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Solutions for the December Problems

192.
Let ABC be a triangle, D be the midpoint of AB and E a point on the side AC for which AE = 2EC. Prove that BE bisects the segment CD.
In the following solutions, F is the intersection point of BE and CD.

Solution 1. Let G be the midpoint of AE. Then AG = GE = EC and DG || BE. In triangle ADC, DG || FE and GE = EC, from which it follows that DF = FC, as required.

Solution 2. Let u = [ADF] = [BDF] (where [ ¼] denotes area), v = [AFE], w = [CFE] and z = [BFC]. Then 2u + v = 2(w + z) and v = 2w, whence 2u = 2z and u = z. It follows from this (two triangles with the same height and equal collinear bases) that F is the midpoint of CD.

Solution 3. By Menelaus' Theorem, applied to triangle ACD and transversal BFE,

 CEEA · ABBD · DFFC = -1 ,
so that 1/2 ·(-2) ·(DF/FC) = -1 and DF = FC, as desired.

Solution 4. [T. Yue] Let K be the midpoint of AC; then BC = 2DK and BC || DK. Suppose that BE produced and DK produced meet at H. Since triangles EBC and EHK are similar and EC = 2EK, it follows that BC = 2KH and so DH = BC. Thus, DHCB is a parallelogram whose diagonals BH and CD must bisect each other. The result follows.

Solution 5. Place the triangle in the cartesian plane so that B ~ (0, 0), C ~ (3, 0) and A ~ (6a, 6b). Then D ~ (3a, 3b), E ~ (2(a+1), 2b) and the lines BE and and CD have the respective equations y = bx/(a+1) and y = b(x-3)/(a-1). These lines intersect at the point ((3/2)(a+1), (3/2)b), and the result follows.

Solution 6. [L. Chen] [BDE] = [ADE] = 1/2[ABE] = [BEC]. Let M and N be the respective feet of the perpendiculars from D and C to BE. Then [BDE] = [BEC]Þ DM = CN. Since DMF and CNF are similar right triangles with DM = CN, they are congruent and so DF = CF.

Solution 7. [F. Chung; Y. Jean] As in the previous solution, [BDE] = [BEC]. Therefore,

 DF:FC = [DEF]:[CEF] = [DBF]:[CBF] = ([DEF]+[DBF]):([CEF]+[CBF])

 = [BDE]:[BEC] = 1:1 .

Solution 8. [Y. Wei] Let U be a point on BC such that DU || AC. Suppose that DU and BE intersect in V. Then 2EC = AE = 2DV, so that DV = EC. Also ÐVDF = ÐECF abd ÐDFV = ÐECF, so that triangles DVF and CEF are congruent. Hence DF = FC.

Solution 9. Let AF produced meet BC at L. By Ceva's Theorem,

 ADDB · BLLC · CEAE = 1 ,
whence BL = 2LC and, so, LE || AB. Since the triangles ABC and ELC are similar with factor 3, AB = 3EL. Let EL intersect CD at M. Then the triangles AFB and LFE are similar, so that FD = 3FM. But,

 FD + FM + MC = DC = 3MC Þ 2FM = MC ÞFC = FM + MC = 3FM = FD ,
as desired.

Solution 10. [H. Lee] Let u = [( ®) || DB], v = [( ®) || EC], a = [( ®) || BF], la = [( ®) || FE], b = [( ®) || CF] and mb = [( ®) || FD]. Then

 a + mb + u = 0
and

 b + la + v = 0 .
Hence

 u = -a - mb    and    v = -b - la .
Therefore, from triangle ABE,

 0
 = (l+ 1)a - 2v + 2u
 = (l+ 1)a + 2b + 2la- 2a - 2mb
 = (3l- 1)a + 2(1 - m)b .
Since { a, b } is a linearly independent set, l = 1/3 and m = 1, yielding the desired result.

Solution 11. [M. Zaharia] Place masses 1, 1, 2, respectively, at the vertices A, B, C. We locate the centre of gravity of these masses in two ways. Since the masses at A and B have their centre of gravity at D, we can get an equivalent system by replacing the masses at A and B by a mass 2 at the point D. The centre of gravity of the original set-up is equal to the centre of gravity of masses of 2 placed at each of D and C, namely at the midpoint of CD.

On the other hand, the centre of gravity of the masses at A and C is at E. So the centre of gravity of the original set-up is equal to the centre of gravity of a mass 3 located at E and a mass 1 located at B, namely on the segment BE (at the point F for which BF = 3FE). Since both BE and CD contain the centre of gravity of the original set-up, the result follows.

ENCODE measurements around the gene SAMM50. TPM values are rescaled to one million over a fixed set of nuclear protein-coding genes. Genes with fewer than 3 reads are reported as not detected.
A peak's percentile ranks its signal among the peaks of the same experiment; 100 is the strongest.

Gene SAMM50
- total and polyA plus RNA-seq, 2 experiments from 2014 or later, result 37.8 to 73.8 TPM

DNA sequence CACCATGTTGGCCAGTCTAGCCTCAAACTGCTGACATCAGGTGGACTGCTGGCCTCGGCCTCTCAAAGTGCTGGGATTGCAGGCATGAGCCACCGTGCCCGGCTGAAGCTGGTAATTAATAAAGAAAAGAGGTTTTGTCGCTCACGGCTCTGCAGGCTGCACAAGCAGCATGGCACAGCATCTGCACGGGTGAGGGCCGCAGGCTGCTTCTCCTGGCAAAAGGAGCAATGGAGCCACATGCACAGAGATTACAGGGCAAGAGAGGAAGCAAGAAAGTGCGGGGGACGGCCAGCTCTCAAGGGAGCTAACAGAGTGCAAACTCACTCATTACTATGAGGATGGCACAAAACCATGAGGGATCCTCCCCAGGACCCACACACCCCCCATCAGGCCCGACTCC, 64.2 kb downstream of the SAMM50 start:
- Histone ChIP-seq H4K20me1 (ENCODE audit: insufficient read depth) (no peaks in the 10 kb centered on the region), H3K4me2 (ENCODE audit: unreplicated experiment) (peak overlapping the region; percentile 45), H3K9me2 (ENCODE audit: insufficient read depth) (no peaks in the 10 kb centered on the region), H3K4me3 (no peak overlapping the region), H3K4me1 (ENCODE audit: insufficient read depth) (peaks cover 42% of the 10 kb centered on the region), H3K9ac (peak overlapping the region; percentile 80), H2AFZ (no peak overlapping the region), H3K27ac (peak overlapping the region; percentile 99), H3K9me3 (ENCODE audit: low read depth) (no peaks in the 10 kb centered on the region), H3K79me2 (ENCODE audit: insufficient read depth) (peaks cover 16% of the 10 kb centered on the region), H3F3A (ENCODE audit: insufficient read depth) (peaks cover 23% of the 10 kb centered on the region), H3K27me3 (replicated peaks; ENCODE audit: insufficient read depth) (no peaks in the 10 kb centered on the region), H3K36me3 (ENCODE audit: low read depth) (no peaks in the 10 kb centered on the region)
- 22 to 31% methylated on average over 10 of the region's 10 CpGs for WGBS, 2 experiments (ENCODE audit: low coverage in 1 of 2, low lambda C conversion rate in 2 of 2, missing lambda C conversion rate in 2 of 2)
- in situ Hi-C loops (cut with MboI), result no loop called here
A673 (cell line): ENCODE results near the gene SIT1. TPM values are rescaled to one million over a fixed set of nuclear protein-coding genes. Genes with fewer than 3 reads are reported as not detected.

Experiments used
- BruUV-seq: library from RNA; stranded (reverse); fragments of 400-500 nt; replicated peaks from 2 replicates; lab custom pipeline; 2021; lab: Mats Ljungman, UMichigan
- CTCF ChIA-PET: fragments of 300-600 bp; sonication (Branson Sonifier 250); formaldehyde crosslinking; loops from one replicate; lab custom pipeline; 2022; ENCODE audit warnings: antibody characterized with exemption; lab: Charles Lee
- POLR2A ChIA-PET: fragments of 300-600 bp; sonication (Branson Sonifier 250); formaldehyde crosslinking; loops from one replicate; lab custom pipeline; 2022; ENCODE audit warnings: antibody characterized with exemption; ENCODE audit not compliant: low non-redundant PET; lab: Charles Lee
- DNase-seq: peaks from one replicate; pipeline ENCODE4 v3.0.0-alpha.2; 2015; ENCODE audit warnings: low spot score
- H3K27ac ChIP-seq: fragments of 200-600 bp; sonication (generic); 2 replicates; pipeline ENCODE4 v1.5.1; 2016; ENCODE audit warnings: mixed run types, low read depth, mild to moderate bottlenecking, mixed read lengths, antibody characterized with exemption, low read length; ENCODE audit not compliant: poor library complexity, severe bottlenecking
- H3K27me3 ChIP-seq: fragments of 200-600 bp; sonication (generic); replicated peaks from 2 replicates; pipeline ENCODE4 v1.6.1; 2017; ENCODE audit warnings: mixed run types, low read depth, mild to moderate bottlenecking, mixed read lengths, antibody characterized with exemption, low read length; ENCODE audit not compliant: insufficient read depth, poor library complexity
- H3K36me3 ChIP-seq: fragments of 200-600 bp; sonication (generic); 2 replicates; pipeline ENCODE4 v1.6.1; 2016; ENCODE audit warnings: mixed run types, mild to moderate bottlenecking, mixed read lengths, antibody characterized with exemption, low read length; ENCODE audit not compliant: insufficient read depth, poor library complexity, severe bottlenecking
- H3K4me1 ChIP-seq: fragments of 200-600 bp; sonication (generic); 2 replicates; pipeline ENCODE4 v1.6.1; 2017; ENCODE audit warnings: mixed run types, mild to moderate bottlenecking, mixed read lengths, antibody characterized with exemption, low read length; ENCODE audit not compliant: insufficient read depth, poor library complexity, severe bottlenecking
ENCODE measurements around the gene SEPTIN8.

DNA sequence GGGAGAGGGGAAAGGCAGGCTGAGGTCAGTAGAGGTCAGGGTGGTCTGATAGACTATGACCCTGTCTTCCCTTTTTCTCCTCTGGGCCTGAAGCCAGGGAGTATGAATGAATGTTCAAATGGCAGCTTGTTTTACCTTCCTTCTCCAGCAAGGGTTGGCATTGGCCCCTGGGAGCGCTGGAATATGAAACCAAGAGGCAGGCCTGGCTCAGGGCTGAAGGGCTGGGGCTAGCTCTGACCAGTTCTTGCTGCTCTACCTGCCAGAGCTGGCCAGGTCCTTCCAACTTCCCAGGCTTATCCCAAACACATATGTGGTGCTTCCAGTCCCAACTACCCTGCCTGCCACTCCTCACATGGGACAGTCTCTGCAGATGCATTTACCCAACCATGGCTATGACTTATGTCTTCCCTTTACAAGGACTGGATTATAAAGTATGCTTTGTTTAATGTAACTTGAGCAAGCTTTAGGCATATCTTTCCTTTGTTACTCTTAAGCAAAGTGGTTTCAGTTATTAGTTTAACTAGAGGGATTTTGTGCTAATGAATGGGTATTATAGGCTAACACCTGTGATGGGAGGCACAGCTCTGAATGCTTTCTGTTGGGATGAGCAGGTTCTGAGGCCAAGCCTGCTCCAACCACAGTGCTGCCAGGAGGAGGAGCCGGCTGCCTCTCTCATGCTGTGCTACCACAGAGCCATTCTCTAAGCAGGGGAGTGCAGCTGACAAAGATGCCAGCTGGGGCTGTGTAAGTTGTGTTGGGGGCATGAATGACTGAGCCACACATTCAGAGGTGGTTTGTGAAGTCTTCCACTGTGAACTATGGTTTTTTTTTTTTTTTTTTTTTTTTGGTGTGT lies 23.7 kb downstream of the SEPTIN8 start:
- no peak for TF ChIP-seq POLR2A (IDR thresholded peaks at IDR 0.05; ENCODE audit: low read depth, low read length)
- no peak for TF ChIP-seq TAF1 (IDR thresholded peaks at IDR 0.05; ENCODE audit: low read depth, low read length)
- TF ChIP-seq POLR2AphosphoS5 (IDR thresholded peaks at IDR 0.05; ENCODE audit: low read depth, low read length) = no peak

Solution 12. Place the triangle in the complex plane with C at 0, B at 12z and A at 12. Then D is located at 6(z+1) and E at 4. Let P be the midpoint 3(z+1) of CD. Then, BP and PE are collinear since

 12z - 3(z+1) = 3(3z - 1) = 3[3(z+1) - 4] ,
i.e., the vector [( ®) || BP] is a real multiple of [( ®) || PE]. The result follows.

193.
Determine the volume of an isosceles tetrahedron for which the pairs of opposite edges have lengths a, b, c. Check your answer independently for a regular tetrahedron.
Solution 1. The edges of the tetrahedron can be realized as the diagonals of the six faces of a rectangular parallelepiped with edges of length u, v, w in such a way that a2 = v2 + w2, b2 = u2 + w2 and c2 = u2 + v2. The tetrahedran can be obtained from the parallelepiped by trimming away four triangular pyramids each with three mutually perpendicular faces (surrounding a corner of the parallelepiped) and three pairwise orthogonal edges of lengths u, v, w. Hence the volume of the tetrahedron is equal to

 uvw - 4((1/6)uvw) = (1/3)uvw .

>From the foregoing equations, 2u2 = b2 + c2 - a2, 2v2 = c2 + a2 - b2 and 2w2 = a2 + b2 - c2. (By laying out the tetrahedron flat, we see that the triangle of sides a, b, c is acute and the right sides of these equations are indeed positive.) It follows that the volume of the tetrahedron is

 Ö212 __________________________________Ö(b2 + c2 - a2)(c2 + a2 - b2)(a2 + b2 - c2) .

In the case of a regular tetrahedron of side 1, the height is equal to Ö[(2/3)] and the area of a side is equal to Ö3/4, and the formula checks out.

Solution 2. [D. Yu] Let the base of the tetrahedron be triangle ABC, eith a = |BC | = |AD |, b = |AC | = |BD |, c = |AB | = |CD |; let P be the foot of the perpendicular from D to the plane of ABC and let h = |DP |. Then |AP | = Ö[(a2 - h2)], |BP | = Ö[(b2 - h2)], |CP | = Ö[(c2 - h2)].

Suppose that a = ÐBCP and b = ÐACP. Then using the Law of Cosines on triangles BCP, ACP and ABC, we obtain that

cosa = a2 + c2 - b2
 2a ______Öc2 - h2

cosb = b2 + c2 - a2
 2b ______Öc2 - h2
and

 cos(a+ b) = a2 + b2 - c22ab ,
whence

 a2 + b2 - c22ab =

 (a2 + c2 - b2)(b2 + c2 - a2) - ________________________Ö4a2(c2 - h2) - (a2 + c2 - b2)2 ________________________Ö4b2(c2 - h2) - (b2 + c2 - a2)2

4ab(c2 - h2)
.
Shifting terms and squaring leads to

 [2(a2 + b2 - c2)(c2 - h2) - (a2 + c2 - b2)(b2 + c2 - a2)]2 = [4a2(c2 - h2) - (a2 + c2 - b2)2][4b2(c2 - h2) - (b2 + c2 - a2)2] .
With u = b2 + c2 - a2, v = c2 + a2 - b2, w = a2 + b2 - c2, z = c2 - h2, this can be rendered

 0
 = [2wz - uv]2 - [4a2z - v2][4b2z - u2]
 = z[4(w2 - 4a2b2)z - 4(uvw - a2u2 - b2v2)]
so that

 c2 - h2 = z = a2 u2 + b2 v2 - uvw4a2b2 - w2
and

 h2 = 4a2b2c2 + uvw - a2u2 - b2v2 - c2w24a2b2 - w2 .
Now

 4a2b2 - w2
 = - a4 - b4 - c4 + 2a2b2 + 2a2c2 + 2b2c2
 = (a + b + c)(a + b - c)(b + c - a)(c + a - b)
 = 16S2 ,
where S is the area of triangle ABC.

Now consider the numerator of h2. Its value when w = a2 + b2 - c2 is set equal to 0 is 4a2b2c2 - a2u2 - b2v2 = 4a2b2c2 - a2(2b2) - b2(2a2) = 0, so that w divides the numerator. So also do u and v. Hence the numerator of degree 6 in a, b, c must be a multiple of uvw, also of degree 6 in a, b, c. Hence the numerator is a multiple of uvw. Comparing the coefficients of a6 (say) gives that the numerator must be 2uvw. Hence

 h2 = 2uvw16S2 = uvw8S2 .